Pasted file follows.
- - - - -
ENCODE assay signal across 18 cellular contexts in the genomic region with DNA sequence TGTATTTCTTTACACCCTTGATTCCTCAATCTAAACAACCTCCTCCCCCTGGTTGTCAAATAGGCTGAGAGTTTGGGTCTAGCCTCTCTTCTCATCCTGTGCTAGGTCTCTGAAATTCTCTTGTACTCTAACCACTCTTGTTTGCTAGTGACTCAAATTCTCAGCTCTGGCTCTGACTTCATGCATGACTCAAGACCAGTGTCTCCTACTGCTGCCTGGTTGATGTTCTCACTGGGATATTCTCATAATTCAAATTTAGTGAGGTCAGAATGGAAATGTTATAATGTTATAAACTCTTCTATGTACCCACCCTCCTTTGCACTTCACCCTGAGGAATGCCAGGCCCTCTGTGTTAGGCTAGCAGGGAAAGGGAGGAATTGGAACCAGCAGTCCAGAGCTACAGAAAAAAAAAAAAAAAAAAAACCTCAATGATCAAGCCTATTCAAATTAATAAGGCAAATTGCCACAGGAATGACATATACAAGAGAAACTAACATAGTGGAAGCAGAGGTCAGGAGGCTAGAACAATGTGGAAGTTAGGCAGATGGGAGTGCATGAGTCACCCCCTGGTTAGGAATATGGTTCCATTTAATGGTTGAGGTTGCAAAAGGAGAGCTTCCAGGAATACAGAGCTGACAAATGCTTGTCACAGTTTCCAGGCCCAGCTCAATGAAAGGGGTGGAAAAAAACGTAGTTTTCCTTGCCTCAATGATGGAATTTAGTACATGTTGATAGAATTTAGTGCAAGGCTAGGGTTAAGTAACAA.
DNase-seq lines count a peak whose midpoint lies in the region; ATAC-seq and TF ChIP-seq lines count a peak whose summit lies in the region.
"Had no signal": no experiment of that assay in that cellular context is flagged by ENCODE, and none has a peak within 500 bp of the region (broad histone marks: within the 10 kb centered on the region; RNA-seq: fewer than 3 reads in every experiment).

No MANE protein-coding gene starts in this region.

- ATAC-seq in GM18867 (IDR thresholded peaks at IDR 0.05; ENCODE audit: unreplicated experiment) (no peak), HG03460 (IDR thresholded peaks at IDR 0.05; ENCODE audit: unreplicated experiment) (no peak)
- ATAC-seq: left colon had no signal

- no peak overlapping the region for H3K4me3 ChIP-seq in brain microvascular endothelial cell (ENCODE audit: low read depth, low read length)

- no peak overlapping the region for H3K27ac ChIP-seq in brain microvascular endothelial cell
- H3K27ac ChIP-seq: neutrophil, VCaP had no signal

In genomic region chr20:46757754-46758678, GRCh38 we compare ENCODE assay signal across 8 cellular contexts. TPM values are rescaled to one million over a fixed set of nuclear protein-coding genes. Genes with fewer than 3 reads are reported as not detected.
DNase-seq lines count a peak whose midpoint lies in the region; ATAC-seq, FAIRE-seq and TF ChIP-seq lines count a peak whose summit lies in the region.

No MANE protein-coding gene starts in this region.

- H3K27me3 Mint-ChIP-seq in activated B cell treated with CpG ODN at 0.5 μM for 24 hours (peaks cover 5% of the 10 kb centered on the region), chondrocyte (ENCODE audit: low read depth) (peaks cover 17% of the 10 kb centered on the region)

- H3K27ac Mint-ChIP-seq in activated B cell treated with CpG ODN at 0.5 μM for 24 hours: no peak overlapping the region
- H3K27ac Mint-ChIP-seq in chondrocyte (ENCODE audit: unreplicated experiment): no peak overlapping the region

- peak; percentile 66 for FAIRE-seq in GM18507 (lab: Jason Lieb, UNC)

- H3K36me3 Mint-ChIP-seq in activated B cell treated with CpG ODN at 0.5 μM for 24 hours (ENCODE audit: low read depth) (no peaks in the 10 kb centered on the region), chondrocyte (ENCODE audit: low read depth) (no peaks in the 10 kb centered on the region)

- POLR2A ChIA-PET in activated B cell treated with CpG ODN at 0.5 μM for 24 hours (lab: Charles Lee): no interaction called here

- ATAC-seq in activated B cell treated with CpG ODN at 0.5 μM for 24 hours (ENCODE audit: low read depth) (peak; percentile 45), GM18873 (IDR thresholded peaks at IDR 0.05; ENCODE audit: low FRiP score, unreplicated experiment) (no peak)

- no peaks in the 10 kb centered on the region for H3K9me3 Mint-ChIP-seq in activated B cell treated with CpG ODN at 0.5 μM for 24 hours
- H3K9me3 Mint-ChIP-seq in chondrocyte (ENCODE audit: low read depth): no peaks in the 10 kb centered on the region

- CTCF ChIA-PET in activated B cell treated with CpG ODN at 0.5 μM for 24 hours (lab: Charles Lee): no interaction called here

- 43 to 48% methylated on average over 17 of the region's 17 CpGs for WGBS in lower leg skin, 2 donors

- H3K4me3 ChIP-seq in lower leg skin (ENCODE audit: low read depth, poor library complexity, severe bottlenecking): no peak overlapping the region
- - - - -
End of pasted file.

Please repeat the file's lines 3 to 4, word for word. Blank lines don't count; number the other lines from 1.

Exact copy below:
"Had no signal": no experiment of that assay in that cellular context is flagged by ENCODE, and none has a peak within 500 bp of the region (broad histone marks: within the 10 kb centered on the region; RNA-seq: fewer than 3 reads in every experiment).

No MANE protein-coding gene starts in this region.